The future of public sector IT: it's all about eating your greens
Gary Barnett, head of enterprise advisory at Kable argues that public sector IT will only develop the level of fitness it needs to support transformation or deliver a digital agenda if it has also bulked up its core capabilities
Last week saw the Public Sector 2030 conference hosted by techUK. A raft of leaders in Public Sector IT set out how the public sector might look in 2030 and described the pivotal role that technology will play in helping to create that future.
The idea that technology will play a central role in transforming public services wasn't especially revelatory, but there was a strong sense that there is a commitment from the centre to support and promote new ways of adopting and exploiting technology in order to help the public sector deliver better value, both in terms of the cost of services delivered, and in helping to improve the quality of those services.
The most consistent message, however, was that a) the future will be very different and b) it is pretty hard to predict precisely how it will be different. We know that the public sector faces enormous financial challenges, whatever the flavour of future governments the (albeit largely mythical) era of gold plated taps is over. We also know that citizens have a higher expectation of service from the public sector than ever before.
To a large extent, this is what delegates came to hear; people leading IT in the public sector need to be reassured that the future is exciting and crammed with digital transformation. Given this mandate, the conference was a great success; but while it's important to have a sense of destination, our concern is less about how things will look in 2030 and more about what our public sector clients need to do today in order to get there. Of course the digitisation of government is the goal, this isn't controversial. The challenge lies in how we change what we have today in order to reach that goal.
The future of public sector IT depends on two things: inspiration and perspiration. While the inspiration component makes a compelling topic for conferences, as American inventor Thomas Edison made clear over a century ago, success will depend on 99 parts of perspiration for one part of inspiration.
The perspiration component of this recipe isn't exciting or trendy and a keynote speech whose central message is "this stuff is really gnarly, and we're all going to have to work really hard!" isn't that likely to raise spirits and get conference delegates fired up. But it is the truth; our ability to get on with the difficult, unglamorous and often boring stuff will determine our ability to arrive 2030 fit and ready to deliver.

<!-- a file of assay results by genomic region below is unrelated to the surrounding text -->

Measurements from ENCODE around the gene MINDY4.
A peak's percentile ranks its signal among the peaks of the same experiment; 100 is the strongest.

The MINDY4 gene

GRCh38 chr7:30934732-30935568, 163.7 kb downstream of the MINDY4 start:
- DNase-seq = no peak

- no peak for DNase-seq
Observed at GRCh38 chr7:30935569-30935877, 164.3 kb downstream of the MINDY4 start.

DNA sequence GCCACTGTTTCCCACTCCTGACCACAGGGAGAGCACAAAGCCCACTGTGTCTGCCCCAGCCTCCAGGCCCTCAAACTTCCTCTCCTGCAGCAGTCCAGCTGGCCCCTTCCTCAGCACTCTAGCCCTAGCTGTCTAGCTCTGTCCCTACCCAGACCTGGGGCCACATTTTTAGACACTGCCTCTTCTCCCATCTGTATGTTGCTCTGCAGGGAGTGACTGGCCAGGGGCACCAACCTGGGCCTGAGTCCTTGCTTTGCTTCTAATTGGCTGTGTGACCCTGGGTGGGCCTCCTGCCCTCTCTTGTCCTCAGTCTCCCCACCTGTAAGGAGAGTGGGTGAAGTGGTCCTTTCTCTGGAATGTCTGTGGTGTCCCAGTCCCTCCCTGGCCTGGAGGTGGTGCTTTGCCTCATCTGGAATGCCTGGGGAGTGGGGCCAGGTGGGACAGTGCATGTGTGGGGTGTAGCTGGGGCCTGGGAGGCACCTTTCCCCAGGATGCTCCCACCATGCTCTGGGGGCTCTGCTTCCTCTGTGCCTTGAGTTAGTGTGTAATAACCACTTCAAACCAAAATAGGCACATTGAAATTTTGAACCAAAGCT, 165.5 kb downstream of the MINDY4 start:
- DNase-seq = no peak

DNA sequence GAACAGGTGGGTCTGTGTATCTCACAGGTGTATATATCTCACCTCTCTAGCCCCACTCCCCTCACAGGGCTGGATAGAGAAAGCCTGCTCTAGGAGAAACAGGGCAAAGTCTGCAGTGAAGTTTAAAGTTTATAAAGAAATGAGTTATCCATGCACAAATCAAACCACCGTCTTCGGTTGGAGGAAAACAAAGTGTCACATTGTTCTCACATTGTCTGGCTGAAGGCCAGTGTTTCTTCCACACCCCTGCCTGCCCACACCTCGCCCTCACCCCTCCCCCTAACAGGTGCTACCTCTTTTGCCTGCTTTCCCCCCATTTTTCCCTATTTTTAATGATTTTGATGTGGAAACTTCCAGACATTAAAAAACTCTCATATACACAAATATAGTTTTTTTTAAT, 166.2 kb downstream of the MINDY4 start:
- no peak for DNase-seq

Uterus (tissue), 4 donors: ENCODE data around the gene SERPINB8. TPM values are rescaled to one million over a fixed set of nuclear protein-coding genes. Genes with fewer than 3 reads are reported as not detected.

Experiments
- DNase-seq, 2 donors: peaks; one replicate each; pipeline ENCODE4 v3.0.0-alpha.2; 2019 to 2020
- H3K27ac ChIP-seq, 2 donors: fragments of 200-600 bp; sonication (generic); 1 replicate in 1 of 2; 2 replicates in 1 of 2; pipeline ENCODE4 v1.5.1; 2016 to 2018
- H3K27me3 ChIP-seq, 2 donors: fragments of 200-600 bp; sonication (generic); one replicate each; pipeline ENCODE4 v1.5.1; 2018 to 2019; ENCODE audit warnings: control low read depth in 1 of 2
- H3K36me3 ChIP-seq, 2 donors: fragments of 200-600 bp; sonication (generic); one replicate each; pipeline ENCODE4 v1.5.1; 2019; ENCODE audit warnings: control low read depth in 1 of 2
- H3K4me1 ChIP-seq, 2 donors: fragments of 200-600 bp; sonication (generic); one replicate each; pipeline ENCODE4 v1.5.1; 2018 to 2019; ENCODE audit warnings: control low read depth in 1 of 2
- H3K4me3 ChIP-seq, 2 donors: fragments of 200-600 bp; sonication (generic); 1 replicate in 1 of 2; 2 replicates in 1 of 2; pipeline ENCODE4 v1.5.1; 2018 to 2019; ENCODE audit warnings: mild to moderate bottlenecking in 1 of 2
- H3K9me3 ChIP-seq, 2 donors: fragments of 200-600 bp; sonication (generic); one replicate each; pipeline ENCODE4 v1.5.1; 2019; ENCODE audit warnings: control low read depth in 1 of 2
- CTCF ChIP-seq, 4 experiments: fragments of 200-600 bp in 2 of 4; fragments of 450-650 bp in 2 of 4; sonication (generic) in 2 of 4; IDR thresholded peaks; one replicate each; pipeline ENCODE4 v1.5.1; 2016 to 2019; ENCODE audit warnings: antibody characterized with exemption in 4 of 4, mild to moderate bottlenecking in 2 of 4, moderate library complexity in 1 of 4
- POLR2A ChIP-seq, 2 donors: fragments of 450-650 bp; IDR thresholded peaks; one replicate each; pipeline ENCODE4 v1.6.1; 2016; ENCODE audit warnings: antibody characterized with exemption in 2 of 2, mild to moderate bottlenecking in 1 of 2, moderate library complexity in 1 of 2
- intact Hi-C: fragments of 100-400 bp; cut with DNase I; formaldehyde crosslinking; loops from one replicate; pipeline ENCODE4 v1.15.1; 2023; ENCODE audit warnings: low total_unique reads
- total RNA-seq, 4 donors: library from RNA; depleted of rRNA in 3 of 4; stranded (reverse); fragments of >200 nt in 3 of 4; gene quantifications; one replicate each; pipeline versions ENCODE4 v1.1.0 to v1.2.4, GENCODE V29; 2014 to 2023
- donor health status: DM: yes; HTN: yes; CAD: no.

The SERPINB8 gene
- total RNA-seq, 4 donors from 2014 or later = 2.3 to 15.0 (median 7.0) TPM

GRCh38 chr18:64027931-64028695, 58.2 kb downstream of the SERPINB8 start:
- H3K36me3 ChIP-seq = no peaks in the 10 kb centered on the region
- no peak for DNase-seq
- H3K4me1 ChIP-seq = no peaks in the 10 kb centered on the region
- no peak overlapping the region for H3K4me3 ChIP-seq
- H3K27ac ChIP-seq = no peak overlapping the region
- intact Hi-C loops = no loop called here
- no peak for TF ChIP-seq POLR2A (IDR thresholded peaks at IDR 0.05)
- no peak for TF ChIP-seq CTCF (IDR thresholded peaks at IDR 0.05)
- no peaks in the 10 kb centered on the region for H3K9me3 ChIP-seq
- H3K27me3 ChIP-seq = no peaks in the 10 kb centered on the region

It is easy for thought leaders to assert that we "have to do something about our technology legacy"; that hardly counts as a light bulb moment, particularly as for many public sector organisations legacy technology lies at the heart of their ability to deliver services on one hand, while acting as a major inhibitor to transformation on the other. Of course, in the short term it's possible to present a glossy impression of transformation by creating a natty new user interface to existing processes, and in the context of citizen engagement this is enormously valuable and worthwhile. But a new website does not actually equate to "digital transformation".
It's generally accepted that necessity is the mother of invention and we have seen how the financial constraints that public sector organisations face can act as a powerful motivator for change, but the public sector can't get fit by dieting alone. The secret to fitness is diet combined with exercise. What we, as leaders, need to do is set out a fitness program for public sector IT in which we lay out a core set of exercises that will help lay the foundation for the transformation we're being called upon to deliver, combined with a healthy diet that mandates that we eat our greens before we get to have dessert.
If public sector IT is to develop the level of fitness that it needs in order to support transformation or deliver a digital agenda, it has to being by working on a set of core capabilities. These are architecture (both enterprise and system architecture), data management and governance, agile procurement (especially in the context of procuring "as-a-service" offerings), agile development and devops, and collaboration.
There are already pockets of best practice within the UK public sector in all of these areas. Our challenge is to identify best practice wherever it's practiced and then to help other organisations with the challenge of benchmarking themselves against it, and then helping them to embrace it.
These core skills represent the fundamental level of fitness that public sector IT has to build if it's to take on the challenges that it will have to confront on the way to a brighter, more agile, more cost effective, and digitally transformed 2030.
The research agenda for our end user advisory program has been designed to help our clients build their fitness in each of these areas and over the coming year we will be running a series of micro-summits and breakfast seminars, looking at these topics, if you'd like to participate please let us know. email@example.com
Gary Barnett is head of enterprise advisory at Kable